A Tech Checklist to Organize your Growing Business
By: Catherine Conlan
Every new and growing business needs a solid tech foundation to thrive. Yet in the excitement of running your business, it’s easy to forget about setting up some the basics to help your small business run.
Every part of your enterprise — communications, sales, marketing, operations — will rely on technology to meet customer expectations and scale up. Here’s how to make sure you’ve got everything you need.
Get the Basics Down
There are several categories of technology to consider when establishing your business, says Jeff Kerr, founder of Casefleet software company. They include:
Communications. Email is the most common need, but you may also be interested in an informal messaging service, such as Slack. You may also need a phone system; its complexity will depend on your needs and number of locations.
Collaboration. Have a platform in place that employees can use to manage and collaborate on documents and spreadsheets. GoogleDocs is one readily available solution.
Project management. A good project management program makes it easy to assign tasks and see what’s been completed, Kerr says.
Web management. Find a platform to handle your business’ web presence. Kerr recommends having a vendor handle it.
Accounting. Finally, you’ll need a system to track sales, inventory and other bookkeeping tasks.
Keep It Mobile
Even if you have a bricks-and-mortar storefront, mobile options will keep your business flexible, both for yourself and your customers. Small business owners should always look for technology that has mobile capabilities, says Michael Bremmer, CEO of Telecomquotes.com technology advisers. Keeping information in the cloud will also help you build a nimble, mobile business.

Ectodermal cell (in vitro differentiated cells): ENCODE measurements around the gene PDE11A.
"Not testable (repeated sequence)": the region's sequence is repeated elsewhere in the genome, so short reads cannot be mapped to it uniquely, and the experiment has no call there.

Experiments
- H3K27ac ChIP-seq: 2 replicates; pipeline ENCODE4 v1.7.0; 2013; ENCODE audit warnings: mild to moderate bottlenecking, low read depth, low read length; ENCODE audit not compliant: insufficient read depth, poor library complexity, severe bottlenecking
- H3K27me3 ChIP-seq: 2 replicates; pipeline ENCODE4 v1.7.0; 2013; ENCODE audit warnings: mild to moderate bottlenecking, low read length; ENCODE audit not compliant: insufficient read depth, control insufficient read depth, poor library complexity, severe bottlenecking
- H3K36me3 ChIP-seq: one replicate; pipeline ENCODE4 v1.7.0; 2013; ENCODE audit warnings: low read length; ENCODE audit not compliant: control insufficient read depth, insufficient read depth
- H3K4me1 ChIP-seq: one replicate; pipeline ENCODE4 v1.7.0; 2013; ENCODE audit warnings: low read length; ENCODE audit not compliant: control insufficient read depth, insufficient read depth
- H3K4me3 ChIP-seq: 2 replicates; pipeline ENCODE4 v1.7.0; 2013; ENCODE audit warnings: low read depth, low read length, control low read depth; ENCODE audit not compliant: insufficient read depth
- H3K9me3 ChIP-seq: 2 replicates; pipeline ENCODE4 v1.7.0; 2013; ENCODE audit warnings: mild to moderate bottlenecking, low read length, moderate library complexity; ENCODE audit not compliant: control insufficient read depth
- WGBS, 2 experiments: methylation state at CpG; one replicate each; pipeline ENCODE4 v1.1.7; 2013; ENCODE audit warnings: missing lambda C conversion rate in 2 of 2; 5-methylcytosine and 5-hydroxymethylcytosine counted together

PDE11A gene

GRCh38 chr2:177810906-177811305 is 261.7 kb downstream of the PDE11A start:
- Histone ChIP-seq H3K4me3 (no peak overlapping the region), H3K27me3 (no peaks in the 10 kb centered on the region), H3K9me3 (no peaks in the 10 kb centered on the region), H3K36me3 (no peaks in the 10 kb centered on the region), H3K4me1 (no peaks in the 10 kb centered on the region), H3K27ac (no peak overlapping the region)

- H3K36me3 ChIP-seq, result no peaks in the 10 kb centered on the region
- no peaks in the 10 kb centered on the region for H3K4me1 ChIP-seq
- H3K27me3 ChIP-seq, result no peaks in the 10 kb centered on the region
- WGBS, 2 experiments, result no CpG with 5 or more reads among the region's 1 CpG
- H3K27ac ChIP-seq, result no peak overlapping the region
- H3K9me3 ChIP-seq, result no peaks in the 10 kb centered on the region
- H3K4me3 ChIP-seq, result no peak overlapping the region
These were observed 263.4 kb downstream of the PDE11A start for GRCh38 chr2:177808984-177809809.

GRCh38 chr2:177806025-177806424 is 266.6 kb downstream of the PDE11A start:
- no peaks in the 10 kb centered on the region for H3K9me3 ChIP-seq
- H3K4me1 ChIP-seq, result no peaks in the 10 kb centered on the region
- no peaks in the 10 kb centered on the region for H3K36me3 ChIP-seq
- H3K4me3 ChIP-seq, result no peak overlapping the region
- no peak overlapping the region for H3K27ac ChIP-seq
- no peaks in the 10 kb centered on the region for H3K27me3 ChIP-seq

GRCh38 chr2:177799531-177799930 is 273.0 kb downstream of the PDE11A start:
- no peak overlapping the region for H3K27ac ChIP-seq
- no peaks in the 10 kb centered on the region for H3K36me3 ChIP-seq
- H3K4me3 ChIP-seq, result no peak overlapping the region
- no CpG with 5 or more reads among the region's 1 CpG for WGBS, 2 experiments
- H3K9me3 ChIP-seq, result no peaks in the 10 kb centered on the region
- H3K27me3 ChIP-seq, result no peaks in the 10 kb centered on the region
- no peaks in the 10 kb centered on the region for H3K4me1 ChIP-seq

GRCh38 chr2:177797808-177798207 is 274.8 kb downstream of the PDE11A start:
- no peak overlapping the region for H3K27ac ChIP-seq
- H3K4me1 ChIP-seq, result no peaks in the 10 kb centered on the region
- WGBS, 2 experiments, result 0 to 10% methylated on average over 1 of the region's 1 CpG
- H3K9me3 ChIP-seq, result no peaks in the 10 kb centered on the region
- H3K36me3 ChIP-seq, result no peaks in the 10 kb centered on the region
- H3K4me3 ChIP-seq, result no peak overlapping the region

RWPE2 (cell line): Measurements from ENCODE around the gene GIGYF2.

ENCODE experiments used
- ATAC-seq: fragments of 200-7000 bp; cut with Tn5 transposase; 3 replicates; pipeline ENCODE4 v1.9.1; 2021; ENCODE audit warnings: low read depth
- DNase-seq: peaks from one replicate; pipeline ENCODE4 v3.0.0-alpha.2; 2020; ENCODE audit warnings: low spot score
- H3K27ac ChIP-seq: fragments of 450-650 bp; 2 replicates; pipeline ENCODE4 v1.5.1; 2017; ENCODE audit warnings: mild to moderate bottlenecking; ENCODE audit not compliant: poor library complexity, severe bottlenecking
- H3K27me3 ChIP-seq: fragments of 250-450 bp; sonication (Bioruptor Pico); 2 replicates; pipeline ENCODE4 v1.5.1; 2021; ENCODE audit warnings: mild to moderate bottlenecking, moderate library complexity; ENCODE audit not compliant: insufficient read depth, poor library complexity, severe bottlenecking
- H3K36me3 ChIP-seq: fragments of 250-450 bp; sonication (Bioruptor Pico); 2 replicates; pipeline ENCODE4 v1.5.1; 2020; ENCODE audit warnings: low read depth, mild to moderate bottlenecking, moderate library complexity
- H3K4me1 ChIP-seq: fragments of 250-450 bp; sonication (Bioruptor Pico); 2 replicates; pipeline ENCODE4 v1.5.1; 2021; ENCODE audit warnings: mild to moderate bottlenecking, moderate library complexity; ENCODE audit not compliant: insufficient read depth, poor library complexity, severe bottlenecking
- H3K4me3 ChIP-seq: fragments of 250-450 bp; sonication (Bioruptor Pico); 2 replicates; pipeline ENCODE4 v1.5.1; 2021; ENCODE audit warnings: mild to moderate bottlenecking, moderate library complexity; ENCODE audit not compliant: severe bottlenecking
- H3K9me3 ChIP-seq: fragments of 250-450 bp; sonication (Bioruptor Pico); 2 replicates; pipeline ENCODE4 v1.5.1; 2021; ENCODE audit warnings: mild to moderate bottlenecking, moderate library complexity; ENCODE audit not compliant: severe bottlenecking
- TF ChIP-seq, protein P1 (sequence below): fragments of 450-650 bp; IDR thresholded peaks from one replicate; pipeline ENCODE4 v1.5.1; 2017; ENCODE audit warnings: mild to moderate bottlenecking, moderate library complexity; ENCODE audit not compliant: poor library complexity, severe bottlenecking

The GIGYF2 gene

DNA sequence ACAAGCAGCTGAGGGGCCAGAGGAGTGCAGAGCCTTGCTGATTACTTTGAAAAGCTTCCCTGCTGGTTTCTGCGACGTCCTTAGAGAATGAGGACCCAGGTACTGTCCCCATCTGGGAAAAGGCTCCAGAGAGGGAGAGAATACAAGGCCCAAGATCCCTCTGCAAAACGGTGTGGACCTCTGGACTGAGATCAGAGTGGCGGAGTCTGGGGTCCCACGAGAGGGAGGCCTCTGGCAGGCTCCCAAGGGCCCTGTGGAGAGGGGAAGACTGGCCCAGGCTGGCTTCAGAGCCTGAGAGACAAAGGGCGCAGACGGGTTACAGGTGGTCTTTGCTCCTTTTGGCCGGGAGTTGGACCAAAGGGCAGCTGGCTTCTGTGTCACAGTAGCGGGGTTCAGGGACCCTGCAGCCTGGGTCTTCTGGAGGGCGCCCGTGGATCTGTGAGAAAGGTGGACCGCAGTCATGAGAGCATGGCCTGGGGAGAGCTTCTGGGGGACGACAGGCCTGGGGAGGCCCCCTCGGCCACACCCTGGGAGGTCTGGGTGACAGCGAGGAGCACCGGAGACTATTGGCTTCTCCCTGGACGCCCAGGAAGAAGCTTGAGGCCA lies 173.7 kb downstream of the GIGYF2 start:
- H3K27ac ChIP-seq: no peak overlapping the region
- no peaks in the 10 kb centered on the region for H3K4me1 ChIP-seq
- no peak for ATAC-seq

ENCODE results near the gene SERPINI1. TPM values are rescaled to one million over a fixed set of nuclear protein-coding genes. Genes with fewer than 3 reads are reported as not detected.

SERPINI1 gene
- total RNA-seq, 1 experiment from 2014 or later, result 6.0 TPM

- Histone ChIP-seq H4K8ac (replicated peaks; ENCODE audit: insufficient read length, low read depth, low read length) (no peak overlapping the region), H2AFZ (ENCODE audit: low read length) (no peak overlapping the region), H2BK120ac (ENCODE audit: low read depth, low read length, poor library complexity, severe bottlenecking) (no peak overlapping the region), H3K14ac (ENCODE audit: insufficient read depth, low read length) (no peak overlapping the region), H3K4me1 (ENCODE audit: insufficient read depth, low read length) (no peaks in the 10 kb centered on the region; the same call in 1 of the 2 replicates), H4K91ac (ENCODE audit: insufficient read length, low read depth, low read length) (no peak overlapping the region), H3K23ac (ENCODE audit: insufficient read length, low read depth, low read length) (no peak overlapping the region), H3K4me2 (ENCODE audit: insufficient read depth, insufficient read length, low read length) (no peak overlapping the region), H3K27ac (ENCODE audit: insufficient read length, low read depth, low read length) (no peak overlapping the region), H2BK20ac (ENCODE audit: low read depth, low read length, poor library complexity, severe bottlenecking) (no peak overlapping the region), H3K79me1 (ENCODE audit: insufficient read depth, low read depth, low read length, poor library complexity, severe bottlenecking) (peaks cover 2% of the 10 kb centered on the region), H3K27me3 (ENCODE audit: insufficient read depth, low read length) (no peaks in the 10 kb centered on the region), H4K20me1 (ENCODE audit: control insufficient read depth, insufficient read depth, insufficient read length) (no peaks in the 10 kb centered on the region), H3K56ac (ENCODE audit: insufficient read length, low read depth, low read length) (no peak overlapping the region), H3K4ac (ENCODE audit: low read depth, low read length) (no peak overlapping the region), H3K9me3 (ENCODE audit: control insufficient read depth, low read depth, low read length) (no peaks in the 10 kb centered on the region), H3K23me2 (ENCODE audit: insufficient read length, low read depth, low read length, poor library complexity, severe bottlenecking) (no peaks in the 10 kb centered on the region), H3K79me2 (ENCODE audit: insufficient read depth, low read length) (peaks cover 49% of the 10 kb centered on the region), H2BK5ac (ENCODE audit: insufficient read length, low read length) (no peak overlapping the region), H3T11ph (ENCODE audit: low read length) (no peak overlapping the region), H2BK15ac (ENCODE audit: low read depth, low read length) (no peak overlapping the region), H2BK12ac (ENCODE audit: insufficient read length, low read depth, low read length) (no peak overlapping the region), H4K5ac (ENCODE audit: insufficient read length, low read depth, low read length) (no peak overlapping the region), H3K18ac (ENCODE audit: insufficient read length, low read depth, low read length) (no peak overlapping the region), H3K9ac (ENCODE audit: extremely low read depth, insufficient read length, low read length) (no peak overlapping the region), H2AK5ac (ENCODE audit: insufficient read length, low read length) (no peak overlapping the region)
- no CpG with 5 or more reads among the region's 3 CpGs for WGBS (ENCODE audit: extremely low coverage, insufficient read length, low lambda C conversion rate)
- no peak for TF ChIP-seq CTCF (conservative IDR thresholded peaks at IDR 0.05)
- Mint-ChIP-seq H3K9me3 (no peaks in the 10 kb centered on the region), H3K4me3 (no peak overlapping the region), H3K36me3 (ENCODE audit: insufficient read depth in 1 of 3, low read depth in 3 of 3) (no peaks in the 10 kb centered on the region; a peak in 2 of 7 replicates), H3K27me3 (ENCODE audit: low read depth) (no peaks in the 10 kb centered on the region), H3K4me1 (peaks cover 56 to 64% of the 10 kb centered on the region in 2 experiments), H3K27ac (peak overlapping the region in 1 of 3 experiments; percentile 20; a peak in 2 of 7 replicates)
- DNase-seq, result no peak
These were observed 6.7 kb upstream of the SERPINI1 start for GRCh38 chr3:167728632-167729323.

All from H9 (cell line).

Think About Leasing
“Hardware as a service,” or equipment leasing, can help control costs as your business gets off the ground. For example, you may need on-site computers.
Your technology budget should reflect the reality of replacing equipment about every two years, Bremmer says. “If the math makes sense, try to purchase the hardware as a service so you don't end up with outdated tech.”
Think Ahead About Scaling
Automating solutions can help prepare you to scale up when you start growing. Gary Waterfield, founder of WaterField Designs, uses software to automate operations and gain customer insight. Waterfield found that automating day-to-day processes saves time, minimizes errors and makes it easy to scale up without hiring.
Find a balance between using software that does the basics of what you need versus the latest shiniest upgrade.
Hiring for Tech
As your business gets off the ground, you’ll need to hire people who are willing to learn new technologies and adapt, Bremmer says. “The rate of technology change in our world isn't going to slow down anytime soon.”
Depending on your tech needs, you might be able to avoid hiring dedicated IT staff until your company grows. Waterfield says he looks for people who can help with other parts of the operations, such as customer service, who are also capable of acting as cloud-thinking professsionals who can navigate their way around the Internet.